The Pattern Recognition Application Programmer's Interface aims to be a fully-featured, easy-to-use general C++ framework for various pattern recognition tasks, especially image analysis. It features support for many image formats, well-known image analysis methods, classification and feature analysis tools, XML serialization, etc.
Stochastic discrimination is a general methodology for constructing classifiers appropriate for pattern recognition. It is based on combining arbitrary numbers of very weak components, which are usually generated by some pseudorandom process, and it has the property that the very complex and accurate classifiers produced in this way retain the ability, characteristic of their weak component pieces, to generalize to new data as complexity increases. These utilities provide an implementation of this algorithm.
SIP provides image processing, pattern recognition, and computer vision routines for SciLab, a Matlab-like matrix-oriented programming environment. SIP is able to read/write images in almost 90 major formats, including JPEG, PNG, BMP, GIF, FITS, and TIFF. It includes routines for filtering, segmentation, edge detection, morphology, curvature, fractal dimension, distance transforms, multiscale skeletons, and more.
Allegro Common Lisp is a full ANSI Common Lisp (1994) implementation. It contains many extensions, including 32- and 64-bit native compilation, efficient built-in memory management, foreign functions (for interfacing with other languages), multiprocessing, UNICODE and locale support, XML/HTML parsers, a Web client and server, GTK+ interface (1.2 and 2.0), Java interface, OLE interface (Windows only), profiler, regular expressions, an XML RPC implementation, native Lisp RPC, sockets, DLL and shared library support, and more.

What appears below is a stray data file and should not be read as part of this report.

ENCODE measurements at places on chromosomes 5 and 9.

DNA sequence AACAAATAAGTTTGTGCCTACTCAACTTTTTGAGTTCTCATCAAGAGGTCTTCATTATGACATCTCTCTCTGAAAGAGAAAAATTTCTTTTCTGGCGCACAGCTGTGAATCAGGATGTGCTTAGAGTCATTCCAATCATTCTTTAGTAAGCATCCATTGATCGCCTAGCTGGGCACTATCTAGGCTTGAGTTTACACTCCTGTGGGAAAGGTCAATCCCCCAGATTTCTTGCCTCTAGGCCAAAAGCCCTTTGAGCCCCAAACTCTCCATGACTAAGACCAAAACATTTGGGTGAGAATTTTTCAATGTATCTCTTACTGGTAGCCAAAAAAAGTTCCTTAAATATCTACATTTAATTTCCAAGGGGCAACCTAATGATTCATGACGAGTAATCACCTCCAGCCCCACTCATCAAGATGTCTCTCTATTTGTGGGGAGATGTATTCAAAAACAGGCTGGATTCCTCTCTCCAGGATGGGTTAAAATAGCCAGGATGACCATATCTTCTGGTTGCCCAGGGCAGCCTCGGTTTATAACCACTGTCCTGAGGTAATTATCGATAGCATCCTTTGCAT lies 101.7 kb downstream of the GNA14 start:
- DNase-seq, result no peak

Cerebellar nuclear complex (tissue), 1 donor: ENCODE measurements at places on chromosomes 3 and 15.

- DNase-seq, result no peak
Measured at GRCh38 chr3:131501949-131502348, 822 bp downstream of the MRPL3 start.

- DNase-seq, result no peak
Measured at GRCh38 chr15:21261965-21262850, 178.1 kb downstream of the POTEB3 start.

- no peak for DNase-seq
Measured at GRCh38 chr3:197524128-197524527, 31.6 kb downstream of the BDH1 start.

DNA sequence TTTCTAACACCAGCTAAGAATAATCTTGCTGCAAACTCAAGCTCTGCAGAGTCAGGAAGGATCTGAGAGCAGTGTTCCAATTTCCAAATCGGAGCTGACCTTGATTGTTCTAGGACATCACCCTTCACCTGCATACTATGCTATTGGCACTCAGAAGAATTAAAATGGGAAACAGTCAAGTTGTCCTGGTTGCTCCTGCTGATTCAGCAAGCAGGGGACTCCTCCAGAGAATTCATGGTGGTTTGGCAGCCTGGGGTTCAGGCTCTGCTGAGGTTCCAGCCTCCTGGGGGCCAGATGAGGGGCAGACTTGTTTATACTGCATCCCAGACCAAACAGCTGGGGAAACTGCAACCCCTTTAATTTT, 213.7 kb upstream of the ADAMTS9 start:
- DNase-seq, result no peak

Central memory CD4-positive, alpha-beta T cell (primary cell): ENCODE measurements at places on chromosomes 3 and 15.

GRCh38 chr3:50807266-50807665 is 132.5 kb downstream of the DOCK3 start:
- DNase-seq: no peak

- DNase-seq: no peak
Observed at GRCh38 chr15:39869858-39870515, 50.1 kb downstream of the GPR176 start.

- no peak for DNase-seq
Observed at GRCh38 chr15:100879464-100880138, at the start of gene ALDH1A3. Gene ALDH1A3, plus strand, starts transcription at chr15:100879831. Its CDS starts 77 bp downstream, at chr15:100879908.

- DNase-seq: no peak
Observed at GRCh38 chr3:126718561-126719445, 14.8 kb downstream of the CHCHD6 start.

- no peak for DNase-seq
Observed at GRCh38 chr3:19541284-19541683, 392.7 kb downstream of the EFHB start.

ZOE (formerly OGLE) is a simple OpenGL graphics engine written entirely in Python. Its primary focus is rapid prototyping and experimentation, so it only supports the barest essentials, with focus on wire frames. Special emphasis is placed on particle systems (in which non-interacting particles follow simple rules). Some familiarity with OpenGL is expected, although when exploiting the particle system abstractions, no specific OpenGL knowledge is required. The demos included are the obligatory spinning polyhedra, static views of conic sections and the Solar System, a 3D surface plotter, a fountain of sparks, a swarming behavior model, a random walk example, a whirlpool effect using gravity and drag, and an example of chaos theory and sensitivity to initial conditions.
RISO is an implementation of heterogeneous, distributed belief networks in Java. A belief network is a probability model defined on an acyclic directed graph; distributed means nodes can be on different hosts, and heterogeneous means allowing different conditional distributions. The calculations involved are multidimensional integrations; exact results are known for a catalog of special cases. If a partial result cannot be calculated as a special case from the catalog, RISO computes an approximate result by numerical integration. Partial results are passed from one node in the graph to another as messages; if nodes live on different hosts, the belief network is said to be distributed. Messages are passed via RMI. Many example belief networks and lengthy documents are included in the RISO release bundle.